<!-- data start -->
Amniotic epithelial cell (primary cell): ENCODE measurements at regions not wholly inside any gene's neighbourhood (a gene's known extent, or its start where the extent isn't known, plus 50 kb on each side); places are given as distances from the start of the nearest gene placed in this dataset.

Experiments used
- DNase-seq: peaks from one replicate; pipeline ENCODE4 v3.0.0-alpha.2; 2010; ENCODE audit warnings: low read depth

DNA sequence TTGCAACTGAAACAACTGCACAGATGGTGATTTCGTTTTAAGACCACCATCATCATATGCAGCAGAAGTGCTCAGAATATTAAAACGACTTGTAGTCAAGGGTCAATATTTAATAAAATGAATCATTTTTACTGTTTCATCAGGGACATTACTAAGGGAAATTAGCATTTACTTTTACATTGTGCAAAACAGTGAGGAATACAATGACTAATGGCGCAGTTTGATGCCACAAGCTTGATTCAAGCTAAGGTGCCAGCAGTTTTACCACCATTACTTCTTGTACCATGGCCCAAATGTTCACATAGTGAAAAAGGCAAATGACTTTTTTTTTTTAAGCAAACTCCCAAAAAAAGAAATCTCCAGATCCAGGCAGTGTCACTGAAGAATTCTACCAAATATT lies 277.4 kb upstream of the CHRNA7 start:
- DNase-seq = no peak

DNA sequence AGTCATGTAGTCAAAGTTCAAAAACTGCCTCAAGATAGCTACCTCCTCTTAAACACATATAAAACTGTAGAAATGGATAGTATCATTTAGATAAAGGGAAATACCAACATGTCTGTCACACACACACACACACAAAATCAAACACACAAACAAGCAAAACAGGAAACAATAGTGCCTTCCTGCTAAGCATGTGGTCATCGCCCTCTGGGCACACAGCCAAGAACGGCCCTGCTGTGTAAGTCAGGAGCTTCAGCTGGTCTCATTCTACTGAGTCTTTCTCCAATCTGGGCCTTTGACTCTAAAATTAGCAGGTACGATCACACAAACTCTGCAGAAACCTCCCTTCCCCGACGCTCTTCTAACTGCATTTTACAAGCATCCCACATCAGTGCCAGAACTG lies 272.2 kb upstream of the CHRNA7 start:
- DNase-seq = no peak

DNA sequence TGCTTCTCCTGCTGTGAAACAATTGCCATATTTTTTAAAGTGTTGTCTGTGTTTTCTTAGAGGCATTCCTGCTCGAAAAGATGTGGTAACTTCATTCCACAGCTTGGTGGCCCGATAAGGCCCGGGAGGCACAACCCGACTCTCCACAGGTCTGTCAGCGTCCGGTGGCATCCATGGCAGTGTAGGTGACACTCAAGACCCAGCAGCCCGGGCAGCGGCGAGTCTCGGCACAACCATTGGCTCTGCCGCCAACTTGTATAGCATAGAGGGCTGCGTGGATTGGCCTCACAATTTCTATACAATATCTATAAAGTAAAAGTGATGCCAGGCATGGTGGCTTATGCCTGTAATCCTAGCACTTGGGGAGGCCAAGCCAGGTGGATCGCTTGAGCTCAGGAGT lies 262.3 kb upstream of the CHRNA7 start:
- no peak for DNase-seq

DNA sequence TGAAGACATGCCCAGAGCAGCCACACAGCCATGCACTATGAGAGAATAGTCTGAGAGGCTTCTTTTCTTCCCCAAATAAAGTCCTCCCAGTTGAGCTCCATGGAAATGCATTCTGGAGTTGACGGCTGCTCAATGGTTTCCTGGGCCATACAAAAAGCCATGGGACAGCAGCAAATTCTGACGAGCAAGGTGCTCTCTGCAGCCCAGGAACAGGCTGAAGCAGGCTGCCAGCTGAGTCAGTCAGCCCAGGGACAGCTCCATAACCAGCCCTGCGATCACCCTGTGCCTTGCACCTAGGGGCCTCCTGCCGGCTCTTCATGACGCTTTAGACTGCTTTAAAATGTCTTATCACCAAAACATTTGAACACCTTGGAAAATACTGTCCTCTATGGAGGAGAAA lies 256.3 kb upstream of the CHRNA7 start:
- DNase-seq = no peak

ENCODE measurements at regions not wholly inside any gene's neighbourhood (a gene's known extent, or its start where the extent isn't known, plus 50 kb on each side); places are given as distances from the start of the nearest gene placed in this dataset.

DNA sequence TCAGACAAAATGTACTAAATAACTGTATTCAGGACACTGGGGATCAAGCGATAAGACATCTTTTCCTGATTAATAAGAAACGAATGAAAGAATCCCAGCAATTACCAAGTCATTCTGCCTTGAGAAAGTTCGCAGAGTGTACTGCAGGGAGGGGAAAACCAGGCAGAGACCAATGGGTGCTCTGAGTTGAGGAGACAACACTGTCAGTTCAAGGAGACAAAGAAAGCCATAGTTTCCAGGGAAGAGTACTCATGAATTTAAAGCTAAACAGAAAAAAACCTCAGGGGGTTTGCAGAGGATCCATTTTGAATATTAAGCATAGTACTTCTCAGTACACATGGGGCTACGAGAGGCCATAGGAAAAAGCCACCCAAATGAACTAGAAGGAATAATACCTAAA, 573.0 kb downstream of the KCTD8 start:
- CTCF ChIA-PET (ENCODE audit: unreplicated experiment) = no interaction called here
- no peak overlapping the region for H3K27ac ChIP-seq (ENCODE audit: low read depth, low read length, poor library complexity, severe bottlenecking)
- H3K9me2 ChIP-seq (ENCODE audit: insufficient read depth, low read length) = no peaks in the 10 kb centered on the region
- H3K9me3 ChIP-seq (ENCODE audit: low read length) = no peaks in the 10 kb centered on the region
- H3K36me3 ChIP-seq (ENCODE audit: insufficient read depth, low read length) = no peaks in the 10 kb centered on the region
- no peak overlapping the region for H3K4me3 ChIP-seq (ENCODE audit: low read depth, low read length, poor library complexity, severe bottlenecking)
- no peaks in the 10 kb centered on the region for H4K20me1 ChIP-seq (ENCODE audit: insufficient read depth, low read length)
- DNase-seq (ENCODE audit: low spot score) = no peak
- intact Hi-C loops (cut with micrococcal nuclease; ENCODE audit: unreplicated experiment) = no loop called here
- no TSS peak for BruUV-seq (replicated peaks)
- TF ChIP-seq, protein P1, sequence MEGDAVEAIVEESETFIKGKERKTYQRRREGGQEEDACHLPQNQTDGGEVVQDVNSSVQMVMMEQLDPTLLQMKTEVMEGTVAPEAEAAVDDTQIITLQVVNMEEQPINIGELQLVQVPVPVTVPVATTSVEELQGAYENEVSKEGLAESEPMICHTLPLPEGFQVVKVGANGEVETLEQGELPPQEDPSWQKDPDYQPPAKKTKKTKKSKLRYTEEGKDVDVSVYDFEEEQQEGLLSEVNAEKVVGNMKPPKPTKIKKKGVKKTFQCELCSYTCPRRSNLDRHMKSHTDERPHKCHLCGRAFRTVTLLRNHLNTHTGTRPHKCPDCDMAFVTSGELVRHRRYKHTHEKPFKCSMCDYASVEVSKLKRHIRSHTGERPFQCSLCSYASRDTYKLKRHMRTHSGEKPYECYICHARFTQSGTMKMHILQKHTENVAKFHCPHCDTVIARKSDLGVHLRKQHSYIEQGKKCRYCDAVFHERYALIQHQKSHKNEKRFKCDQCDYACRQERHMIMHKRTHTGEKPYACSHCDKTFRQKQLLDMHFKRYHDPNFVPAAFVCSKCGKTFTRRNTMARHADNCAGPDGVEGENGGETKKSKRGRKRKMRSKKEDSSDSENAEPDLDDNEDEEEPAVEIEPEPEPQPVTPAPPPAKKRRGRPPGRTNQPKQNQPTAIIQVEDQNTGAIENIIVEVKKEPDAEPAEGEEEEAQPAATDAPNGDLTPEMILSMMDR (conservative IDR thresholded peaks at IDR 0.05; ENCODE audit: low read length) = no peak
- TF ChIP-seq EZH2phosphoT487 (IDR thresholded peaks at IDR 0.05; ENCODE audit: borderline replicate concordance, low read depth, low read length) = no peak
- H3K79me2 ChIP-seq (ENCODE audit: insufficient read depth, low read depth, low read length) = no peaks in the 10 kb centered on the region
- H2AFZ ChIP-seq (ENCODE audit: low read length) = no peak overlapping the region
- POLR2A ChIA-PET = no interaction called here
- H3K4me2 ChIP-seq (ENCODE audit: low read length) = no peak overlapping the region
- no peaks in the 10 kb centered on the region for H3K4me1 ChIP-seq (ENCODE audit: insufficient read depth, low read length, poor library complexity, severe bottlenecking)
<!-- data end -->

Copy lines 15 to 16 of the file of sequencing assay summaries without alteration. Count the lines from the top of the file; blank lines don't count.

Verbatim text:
- no peak overlapping the region for H3K27ac ChIP-seq (ENCODE audit: low read depth, low read length, poor library complexity, severe bottlenecking)
- H3K9me2 ChIP-seq (ENCODE audit: insufficient read depth, low read length) = no peaks in the 10 kb centered on the region